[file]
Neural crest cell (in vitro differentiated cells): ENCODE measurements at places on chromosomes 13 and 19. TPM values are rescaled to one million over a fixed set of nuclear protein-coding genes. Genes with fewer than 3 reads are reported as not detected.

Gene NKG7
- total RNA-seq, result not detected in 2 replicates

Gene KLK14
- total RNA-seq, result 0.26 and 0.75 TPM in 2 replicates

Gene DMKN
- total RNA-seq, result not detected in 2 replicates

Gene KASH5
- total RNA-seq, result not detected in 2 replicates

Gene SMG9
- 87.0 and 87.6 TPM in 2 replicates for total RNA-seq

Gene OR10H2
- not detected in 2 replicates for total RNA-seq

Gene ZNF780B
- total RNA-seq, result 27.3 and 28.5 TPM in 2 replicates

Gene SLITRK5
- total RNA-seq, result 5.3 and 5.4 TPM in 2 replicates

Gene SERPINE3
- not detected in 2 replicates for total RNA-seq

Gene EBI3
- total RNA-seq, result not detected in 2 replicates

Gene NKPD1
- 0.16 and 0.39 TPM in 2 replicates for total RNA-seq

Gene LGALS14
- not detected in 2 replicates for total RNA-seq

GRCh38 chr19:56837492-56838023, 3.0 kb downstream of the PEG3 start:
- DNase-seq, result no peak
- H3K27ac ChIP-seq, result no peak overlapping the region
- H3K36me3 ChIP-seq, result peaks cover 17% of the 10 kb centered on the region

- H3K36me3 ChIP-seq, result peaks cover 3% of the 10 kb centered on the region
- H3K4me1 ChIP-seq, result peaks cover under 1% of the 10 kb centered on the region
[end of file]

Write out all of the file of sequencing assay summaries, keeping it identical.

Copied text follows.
Neural crest cell (in vitro differentiated cells): ENCODE measurements at places on chromosomes 13 and 19. TPM values are rescaled to one million over a fixed set of nuclear protein-coding genes. Genes with fewer than 3 reads are reported as not detected.

Gene NKG7
- total RNA-seq, result not detected in 2 replicates

Gene KLK14
- total RNA-seq, result 0.26 and 0.75 TPM in 2 replicates

Gene DMKN
- total RNA-seq, result not detected in 2 replicates

Gene KASH5
- total RNA-seq, result not detected in 2 replicates

Gene SMG9
- 87.0 and 87.6 TPM in 2 replicates for total RNA-seq

Gene OR10H2
- not detected in 2 replicates for total RNA-seq

Gene ZNF780B
- total RNA-seq, result 27.3 and 28.5 TPM in 2 replicates

Gene SLITRK5
- total RNA-seq, result 5.3 and 5.4 TPM in 2 replicates

Gene SERPINE3
- not detected in 2 replicates for total RNA-seq

Gene EBI3
- total RNA-seq, result not detected in 2 replicates

Gene NKPD1
- 0.16 and 0.39 TPM in 2 replicates for total RNA-seq

Gene LGALS14
- not detected in 2 replicates for total RNA-seq

GRCh38 chr19:56837492-56838023, 3.0 kb downstream of the PEG3 start:
- DNase-seq, result no peak
- H3K27ac ChIP-seq, result no peak overlapping the region
- H3K36me3 ChIP-seq, result peaks cover 17% of the 10 kb centered on the region

- H3K36me3 ChIP-seq, result peaks cover 3% of the 10 kb centered on the region
- H3K4me1 ChIP-seq, result peaks cover under 1% of the 10 kb centered on the region